The Film as Film: a Video-Essay about Michael Snow's Wavelength, 2016
"The Film as Film" is a Video-Essay about Michael Snow's film Wavelength (1967). The video works almost as a written essay, transformed into an audiovisual work. I try to point out the main ideas and concepts in Snow's work, by resorting to authors like P. Adams Sitney, William C. Wees, Ken Johnson, as well as to a few texts by and interviews to Michael Snow.
A Hollywood movie encourages us to enter fully into the fictional world it represents and to lose awareness of our actual circumstances and even of the fact that we are watching a film; it’s only when a movie isn’t working that we think about how long it is. In Snow’s work, we are as much aware of the film medium itself (its qualities of light, texture, color and sound, the way the camera frames and composes) and the circumstances of a film’s presentation (its duration in actual time as opposed to fictional time, our own presence in front of a white screen) as we are of what is represented. In fact, Snow deliberately impoverishes or destabilizes the elements of fiction that conventional films depend on - character, plot, setting, narrative pace - in order to secure the audience’s focus on the immediate, actual experience of the film.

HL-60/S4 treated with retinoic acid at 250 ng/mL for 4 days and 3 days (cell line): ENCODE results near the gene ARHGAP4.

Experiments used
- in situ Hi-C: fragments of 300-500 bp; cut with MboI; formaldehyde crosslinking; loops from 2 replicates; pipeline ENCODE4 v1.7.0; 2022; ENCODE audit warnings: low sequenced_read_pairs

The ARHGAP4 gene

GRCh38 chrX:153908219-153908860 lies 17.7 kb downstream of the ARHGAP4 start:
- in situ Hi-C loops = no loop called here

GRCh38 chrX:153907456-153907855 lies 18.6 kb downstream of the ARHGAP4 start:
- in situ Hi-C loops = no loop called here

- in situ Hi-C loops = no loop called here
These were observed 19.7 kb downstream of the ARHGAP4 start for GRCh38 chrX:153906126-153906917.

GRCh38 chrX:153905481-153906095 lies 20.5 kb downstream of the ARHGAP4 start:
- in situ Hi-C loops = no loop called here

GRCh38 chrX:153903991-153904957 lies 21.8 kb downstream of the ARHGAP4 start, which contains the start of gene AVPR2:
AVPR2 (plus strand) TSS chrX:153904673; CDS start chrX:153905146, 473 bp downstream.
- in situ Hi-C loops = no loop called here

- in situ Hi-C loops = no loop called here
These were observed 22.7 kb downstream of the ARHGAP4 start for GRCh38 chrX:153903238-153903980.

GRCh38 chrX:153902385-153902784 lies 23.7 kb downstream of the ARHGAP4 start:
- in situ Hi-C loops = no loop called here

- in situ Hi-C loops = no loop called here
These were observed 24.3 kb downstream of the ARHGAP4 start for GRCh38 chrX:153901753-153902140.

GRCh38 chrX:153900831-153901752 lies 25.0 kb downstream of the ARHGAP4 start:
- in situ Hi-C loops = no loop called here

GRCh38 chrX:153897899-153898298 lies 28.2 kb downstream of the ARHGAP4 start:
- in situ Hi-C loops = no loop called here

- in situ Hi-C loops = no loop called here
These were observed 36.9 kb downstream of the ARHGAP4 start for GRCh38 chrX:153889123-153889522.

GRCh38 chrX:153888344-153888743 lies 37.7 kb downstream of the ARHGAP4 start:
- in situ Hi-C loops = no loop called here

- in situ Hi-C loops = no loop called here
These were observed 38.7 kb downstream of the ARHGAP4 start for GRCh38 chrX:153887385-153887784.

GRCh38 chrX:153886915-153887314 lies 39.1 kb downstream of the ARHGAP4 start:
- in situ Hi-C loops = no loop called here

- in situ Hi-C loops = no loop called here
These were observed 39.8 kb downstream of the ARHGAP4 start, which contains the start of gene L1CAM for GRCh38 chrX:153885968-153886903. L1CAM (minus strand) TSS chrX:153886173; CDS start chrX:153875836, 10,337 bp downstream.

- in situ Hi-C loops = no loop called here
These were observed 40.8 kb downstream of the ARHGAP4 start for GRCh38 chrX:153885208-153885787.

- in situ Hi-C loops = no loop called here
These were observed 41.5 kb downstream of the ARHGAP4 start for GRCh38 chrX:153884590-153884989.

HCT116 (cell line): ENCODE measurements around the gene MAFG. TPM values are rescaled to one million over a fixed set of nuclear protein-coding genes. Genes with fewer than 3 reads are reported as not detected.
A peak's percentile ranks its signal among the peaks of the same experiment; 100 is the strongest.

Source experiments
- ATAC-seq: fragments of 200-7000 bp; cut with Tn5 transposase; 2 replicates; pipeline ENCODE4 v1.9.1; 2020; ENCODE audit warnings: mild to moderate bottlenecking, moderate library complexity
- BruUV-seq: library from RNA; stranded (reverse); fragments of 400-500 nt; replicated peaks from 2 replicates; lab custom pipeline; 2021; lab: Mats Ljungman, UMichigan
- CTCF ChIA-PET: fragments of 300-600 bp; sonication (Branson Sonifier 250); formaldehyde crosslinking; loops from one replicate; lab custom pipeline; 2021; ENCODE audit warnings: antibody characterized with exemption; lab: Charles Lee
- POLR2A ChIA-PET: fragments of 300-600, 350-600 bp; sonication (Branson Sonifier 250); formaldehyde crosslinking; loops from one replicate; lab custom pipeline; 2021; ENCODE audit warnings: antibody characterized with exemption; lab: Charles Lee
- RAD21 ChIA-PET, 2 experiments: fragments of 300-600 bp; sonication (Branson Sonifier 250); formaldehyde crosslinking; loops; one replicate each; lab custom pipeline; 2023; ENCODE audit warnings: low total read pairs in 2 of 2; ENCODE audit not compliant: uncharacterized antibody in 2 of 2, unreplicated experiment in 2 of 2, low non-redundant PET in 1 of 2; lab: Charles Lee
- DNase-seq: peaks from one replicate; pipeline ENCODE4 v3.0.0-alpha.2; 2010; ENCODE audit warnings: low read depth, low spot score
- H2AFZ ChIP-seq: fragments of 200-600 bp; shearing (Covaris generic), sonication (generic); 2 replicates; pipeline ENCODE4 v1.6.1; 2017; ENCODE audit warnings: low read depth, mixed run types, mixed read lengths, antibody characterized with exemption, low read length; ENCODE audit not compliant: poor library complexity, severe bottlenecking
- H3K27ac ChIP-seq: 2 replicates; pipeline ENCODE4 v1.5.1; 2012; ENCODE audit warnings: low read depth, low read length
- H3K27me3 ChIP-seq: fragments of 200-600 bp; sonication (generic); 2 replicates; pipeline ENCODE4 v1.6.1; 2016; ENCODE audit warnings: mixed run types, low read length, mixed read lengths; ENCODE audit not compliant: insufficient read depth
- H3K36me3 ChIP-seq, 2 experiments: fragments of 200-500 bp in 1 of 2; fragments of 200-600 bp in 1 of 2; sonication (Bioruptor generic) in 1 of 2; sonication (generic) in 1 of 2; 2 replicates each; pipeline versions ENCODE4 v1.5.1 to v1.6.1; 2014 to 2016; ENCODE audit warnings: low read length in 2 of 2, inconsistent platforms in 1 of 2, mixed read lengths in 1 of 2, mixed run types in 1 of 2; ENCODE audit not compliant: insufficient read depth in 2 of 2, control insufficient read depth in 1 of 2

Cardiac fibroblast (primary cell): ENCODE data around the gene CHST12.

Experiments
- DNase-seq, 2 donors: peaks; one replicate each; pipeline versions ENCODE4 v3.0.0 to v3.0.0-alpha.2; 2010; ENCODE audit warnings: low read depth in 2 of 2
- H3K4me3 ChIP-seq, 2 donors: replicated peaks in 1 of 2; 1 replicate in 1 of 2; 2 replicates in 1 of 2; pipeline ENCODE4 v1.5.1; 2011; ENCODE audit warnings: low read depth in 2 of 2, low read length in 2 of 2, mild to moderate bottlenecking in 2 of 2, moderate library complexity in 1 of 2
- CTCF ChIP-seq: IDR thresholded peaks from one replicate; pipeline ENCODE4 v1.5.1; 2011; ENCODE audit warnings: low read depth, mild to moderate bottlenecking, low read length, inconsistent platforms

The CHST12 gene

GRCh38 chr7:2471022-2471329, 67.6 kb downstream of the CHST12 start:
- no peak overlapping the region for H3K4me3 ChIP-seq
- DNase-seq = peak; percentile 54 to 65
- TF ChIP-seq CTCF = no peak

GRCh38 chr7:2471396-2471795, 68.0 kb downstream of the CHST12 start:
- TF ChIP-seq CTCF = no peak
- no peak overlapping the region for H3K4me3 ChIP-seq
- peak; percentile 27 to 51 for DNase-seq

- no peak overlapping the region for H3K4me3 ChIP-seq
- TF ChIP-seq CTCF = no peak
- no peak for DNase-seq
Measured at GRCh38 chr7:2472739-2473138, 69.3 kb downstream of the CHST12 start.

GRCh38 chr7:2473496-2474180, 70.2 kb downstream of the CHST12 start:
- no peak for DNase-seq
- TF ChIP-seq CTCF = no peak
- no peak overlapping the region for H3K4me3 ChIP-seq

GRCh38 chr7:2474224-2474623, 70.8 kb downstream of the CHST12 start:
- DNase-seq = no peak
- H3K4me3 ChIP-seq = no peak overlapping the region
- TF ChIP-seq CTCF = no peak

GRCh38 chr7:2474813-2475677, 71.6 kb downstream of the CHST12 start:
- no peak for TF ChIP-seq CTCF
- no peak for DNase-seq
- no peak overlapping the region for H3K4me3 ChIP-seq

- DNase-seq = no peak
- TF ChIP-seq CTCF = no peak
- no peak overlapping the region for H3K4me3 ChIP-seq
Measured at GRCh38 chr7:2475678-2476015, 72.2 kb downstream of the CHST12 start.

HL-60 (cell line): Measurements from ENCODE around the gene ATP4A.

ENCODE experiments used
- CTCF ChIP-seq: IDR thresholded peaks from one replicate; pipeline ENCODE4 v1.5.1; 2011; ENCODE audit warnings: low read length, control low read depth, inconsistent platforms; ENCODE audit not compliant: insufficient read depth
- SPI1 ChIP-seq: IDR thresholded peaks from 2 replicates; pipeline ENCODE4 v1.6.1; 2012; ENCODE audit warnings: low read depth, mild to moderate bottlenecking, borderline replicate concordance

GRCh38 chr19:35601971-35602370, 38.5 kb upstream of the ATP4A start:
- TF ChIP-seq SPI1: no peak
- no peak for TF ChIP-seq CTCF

- Ken Johnson, (1994) Being and Seeing, p. 74. IN Art in America. ISSN 0004-3214. Springfield, Massachusettes. Vol. 82, n.7, Julho, pp.70-77, p. 109.
The Film as Film features on À Pala de Walsh's website: